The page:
Last Everett-built Boeing 787 takes off for first flight
The last ever Boeing 787 Dreamliner to be built at the manufacturer’s Everett, Washington, United States, facility took off for its first test flight, marking the beginning of the end for the 787 production run at Everett.
The Boeing 787-9, destined for the launch customer All Nippon Airways (ANA), took off for its first test flight on March 16, 2021. The Dreamliner (temporarily registered as N883BA) departed from Everett Paine Field (PAE) at 11:00 AM local time (UTC -7) for a 2 hour 37-minute flight around the area, reaching a maximum altitude of 39,000 feet (FL390) and a speed of 500 knots.
Powered by two Rolls-Royce Trent 1000 engines, the first flight of the aircraft marks a bleak moment in the Boeing 787 production run. This will be the last Dreamliner to leave the Everett site, as Boeing will transition to manufacture the aircraft family only in North Charleston, South Carolina. The decision was announced on October 1, 2020.
“As our customers manage through the unprecedented global pandemic, to ensure the long-term success of the 787 program, we are consolidating 787 production in South Carolina," at the time stated President and Chief Executive Officer of Boeing Commercial Airplanes, Stan Deal. Furthermore, Boeing planned to transition to a six units per month production rate, from the previous rate of 10 per month, as it would have consolidated the production in mid-2021.
However, as market conditions worsened, the situation had shifted.
“[…] given the wide-body market environment, we're in the process of transitioning to a rate of five per month in March, at which point 787 final assembly will be consolidated to Boeing South Carolina,” commented President and CEO of Boeing David Calhoun on January 27, 2021.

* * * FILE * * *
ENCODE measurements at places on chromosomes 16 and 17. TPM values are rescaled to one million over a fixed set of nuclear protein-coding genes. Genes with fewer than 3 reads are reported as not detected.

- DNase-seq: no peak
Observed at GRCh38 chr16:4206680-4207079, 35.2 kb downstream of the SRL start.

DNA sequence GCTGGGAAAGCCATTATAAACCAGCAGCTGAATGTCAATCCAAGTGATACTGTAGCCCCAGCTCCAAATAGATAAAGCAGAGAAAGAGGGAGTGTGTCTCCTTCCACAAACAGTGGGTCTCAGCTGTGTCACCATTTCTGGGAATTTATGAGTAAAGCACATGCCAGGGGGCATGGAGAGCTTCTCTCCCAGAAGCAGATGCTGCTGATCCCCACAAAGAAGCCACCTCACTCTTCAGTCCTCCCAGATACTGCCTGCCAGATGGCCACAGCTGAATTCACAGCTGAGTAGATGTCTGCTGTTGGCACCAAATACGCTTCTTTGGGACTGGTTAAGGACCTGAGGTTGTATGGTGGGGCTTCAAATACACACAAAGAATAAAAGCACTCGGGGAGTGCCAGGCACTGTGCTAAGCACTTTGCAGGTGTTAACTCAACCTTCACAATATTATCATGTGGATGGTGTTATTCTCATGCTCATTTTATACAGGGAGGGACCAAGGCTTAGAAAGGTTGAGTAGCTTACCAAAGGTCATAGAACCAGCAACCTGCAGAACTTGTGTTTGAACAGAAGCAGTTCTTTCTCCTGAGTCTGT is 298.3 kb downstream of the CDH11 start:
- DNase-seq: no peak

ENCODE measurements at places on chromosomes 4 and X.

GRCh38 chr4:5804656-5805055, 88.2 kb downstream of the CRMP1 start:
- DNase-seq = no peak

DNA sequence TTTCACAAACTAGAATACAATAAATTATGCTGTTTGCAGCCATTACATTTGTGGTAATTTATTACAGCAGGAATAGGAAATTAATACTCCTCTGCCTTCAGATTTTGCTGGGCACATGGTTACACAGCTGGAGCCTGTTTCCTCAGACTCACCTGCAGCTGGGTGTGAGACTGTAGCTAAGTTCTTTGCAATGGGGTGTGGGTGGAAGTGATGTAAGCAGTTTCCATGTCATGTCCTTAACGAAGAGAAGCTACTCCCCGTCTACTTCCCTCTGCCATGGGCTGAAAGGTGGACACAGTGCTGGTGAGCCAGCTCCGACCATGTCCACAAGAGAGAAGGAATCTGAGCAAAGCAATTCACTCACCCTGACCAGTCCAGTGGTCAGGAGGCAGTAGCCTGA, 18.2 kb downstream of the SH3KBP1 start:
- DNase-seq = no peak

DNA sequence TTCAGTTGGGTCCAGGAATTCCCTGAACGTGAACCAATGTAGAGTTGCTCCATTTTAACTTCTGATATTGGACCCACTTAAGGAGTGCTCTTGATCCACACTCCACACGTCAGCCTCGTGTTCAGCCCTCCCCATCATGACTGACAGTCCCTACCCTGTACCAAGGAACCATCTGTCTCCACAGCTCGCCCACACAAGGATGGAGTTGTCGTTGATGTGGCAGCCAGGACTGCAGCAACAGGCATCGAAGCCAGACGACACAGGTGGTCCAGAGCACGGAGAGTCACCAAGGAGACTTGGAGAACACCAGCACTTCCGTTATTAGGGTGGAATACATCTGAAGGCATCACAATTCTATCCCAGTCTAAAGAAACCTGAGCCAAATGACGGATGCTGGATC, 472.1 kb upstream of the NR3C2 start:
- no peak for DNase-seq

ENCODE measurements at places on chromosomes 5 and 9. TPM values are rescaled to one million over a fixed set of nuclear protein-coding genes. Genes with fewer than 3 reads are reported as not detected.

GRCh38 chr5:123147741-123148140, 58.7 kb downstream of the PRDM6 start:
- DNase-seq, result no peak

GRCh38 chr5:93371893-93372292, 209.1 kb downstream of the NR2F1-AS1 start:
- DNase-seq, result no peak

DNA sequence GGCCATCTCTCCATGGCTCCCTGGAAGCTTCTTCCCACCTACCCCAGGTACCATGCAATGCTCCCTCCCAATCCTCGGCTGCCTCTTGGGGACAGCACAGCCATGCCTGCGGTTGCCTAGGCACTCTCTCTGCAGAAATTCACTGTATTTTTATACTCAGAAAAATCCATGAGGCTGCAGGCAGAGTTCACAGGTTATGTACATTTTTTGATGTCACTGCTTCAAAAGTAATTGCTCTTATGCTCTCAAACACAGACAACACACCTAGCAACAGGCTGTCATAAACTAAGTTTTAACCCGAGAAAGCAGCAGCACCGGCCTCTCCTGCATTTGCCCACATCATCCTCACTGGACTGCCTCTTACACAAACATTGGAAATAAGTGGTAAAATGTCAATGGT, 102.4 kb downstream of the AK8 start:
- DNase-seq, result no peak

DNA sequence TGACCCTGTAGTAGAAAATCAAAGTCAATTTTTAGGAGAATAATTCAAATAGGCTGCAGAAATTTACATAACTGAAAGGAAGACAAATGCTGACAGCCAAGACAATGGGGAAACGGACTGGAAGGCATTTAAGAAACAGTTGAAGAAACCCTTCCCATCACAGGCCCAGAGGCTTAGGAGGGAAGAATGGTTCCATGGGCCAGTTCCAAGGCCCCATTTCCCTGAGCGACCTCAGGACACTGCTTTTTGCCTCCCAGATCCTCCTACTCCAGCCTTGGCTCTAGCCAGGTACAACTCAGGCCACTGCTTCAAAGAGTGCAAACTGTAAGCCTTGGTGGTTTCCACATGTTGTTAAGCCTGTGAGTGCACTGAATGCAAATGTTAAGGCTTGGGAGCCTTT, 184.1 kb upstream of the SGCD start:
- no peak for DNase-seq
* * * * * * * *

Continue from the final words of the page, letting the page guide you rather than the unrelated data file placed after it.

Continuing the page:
Things went further south as Boeing discovered several production flaws throughout 2020 related to the Boeing 787, including the newly reported checks on the aircraft flight deck windows. The manufacturer delivered only four Dreamliners in Q4 2020, all of them in October 2020. Since, no new aircraft have been shipped off to customers, as the company has been “conducting comprehensive inspections on undelivered airplanes, both in Everett and in South Carolina,” noted Calhoun during the same earnings call.
Boeing hopes to resume the deliveries of the 787 in Q1 2021. According to the chief executive, this will mostly be aircraft that were stored for inspections.
AeroTime News approached Boeing regarding the status of the 787 deliveries.
Calhoun to work longer after Boeing extends retirement age
Boeing decided to extend the mandatory retirement age for its President and CEO David L. Calhoun by five years....
easyJet CEO questions need of PCR testing requirements
easyJet CEO has “big concerns” about the need for PCR testing prior to flying into a low infection rate coun...
WHO: vaccination proof for travelers promote inequality
WHO said immunization proof for international travel as a condition of entry would promote inequality....